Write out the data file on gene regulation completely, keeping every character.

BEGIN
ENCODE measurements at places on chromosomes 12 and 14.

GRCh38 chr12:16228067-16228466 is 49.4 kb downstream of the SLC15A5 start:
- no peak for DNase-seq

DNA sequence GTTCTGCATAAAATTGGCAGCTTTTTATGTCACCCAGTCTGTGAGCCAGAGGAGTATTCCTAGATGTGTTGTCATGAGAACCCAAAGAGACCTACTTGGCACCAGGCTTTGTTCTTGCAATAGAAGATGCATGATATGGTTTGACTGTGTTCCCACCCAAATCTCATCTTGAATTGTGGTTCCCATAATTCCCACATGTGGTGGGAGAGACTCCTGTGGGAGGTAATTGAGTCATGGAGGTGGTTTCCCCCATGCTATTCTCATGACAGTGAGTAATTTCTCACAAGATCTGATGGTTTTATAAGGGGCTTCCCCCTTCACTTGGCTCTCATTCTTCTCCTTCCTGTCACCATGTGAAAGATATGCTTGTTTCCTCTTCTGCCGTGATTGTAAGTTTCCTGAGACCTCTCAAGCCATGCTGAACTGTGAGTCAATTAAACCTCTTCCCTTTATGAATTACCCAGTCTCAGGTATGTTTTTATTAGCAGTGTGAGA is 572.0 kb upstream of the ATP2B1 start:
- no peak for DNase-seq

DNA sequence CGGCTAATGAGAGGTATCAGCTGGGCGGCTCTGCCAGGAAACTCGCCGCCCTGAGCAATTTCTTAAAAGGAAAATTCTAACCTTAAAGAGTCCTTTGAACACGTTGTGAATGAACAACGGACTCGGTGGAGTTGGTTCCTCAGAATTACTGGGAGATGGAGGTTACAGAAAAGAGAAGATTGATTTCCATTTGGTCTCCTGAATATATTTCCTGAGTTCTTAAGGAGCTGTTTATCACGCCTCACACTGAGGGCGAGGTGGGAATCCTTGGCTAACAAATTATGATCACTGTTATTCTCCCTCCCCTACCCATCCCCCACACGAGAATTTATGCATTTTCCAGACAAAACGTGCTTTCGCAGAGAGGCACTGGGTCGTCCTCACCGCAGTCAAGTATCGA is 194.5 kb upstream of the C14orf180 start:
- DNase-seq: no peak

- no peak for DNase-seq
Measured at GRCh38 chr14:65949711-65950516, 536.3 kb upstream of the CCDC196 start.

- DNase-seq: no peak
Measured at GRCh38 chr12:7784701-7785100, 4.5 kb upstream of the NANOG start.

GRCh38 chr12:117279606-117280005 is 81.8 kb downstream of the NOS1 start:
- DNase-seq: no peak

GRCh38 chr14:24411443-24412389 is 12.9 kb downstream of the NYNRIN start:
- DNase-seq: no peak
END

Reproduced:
ENCODE measurements at places on chromosomes 12 and 14.

GRCh38 chr12:16228067-16228466 is 49.4 kb downstream of the SLC15A5 start:
- no peak for DNase-seq

DNA sequence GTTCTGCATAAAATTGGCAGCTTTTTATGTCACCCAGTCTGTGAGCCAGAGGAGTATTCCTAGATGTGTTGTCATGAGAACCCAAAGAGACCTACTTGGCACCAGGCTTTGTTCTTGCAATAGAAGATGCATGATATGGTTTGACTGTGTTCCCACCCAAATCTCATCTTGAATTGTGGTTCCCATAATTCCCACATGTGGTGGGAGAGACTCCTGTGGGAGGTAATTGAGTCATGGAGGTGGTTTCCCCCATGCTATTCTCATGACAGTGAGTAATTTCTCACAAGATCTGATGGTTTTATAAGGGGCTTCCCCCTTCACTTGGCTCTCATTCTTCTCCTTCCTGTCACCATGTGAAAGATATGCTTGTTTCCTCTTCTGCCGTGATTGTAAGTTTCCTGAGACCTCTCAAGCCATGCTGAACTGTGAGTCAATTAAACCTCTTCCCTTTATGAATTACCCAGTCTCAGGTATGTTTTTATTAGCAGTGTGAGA is 572.0 kb upstream of the ATP2B1 start:
- no peak for DNase-seq

DNA sequence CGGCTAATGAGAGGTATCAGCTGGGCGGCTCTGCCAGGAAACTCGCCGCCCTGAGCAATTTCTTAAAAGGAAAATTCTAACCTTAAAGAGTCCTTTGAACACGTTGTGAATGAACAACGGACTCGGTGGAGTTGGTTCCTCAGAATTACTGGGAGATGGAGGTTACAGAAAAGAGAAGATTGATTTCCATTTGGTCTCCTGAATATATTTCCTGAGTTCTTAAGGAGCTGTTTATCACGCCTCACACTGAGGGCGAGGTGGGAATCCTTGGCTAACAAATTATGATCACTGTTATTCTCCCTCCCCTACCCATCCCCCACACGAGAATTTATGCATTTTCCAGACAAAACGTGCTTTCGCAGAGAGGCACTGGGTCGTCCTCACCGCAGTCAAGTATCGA is 194.5 kb upstream of the C14orf180 start:
- DNase-seq: no peak

- no peak for DNase-seq
Measured at GRCh38 chr14:65949711-65950516, 536.3 kb upstream of the CCDC196 start.

- DNase-seq: no peak
Measured at GRCh38 chr12:7784701-7785100, 4.5 kb upstream of the NANOG start.

GRCh38 chr12:117279606-117280005 is 81.8 kb downstream of the NOS1 start:
- DNase-seq: no peak

GRCh38 chr14:24411443-24412389 is 12.9 kb downstream of the NYNRIN start:
- DNase-seq: no peak